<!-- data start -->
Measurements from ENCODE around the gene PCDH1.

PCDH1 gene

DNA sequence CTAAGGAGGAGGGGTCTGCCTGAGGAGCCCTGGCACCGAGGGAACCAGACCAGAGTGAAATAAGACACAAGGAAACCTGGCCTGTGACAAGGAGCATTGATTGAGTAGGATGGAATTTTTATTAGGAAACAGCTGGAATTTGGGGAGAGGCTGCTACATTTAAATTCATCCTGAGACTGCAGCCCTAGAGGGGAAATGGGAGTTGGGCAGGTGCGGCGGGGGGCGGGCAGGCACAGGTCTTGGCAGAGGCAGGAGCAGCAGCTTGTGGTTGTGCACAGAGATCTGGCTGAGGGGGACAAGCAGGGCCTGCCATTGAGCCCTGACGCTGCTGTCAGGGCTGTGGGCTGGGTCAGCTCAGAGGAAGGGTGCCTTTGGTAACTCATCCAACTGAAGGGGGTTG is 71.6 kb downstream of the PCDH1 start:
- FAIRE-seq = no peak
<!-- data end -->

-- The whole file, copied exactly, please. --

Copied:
Measurements from ENCODE around the gene PCDH1.

PCDH1 gene

DNA sequence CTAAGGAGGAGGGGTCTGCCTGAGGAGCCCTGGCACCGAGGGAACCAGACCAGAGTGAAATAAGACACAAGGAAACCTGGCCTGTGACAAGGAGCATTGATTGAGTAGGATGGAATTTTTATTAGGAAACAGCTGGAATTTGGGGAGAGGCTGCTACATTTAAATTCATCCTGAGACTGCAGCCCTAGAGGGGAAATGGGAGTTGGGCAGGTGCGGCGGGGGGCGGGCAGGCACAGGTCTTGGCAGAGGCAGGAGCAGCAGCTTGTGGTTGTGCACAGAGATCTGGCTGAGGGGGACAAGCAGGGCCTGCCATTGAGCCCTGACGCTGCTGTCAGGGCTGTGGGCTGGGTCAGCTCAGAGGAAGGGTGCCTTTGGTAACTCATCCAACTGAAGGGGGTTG is 71.6 kb downstream of the PCDH1 start:
- FAIRE-seq = no peak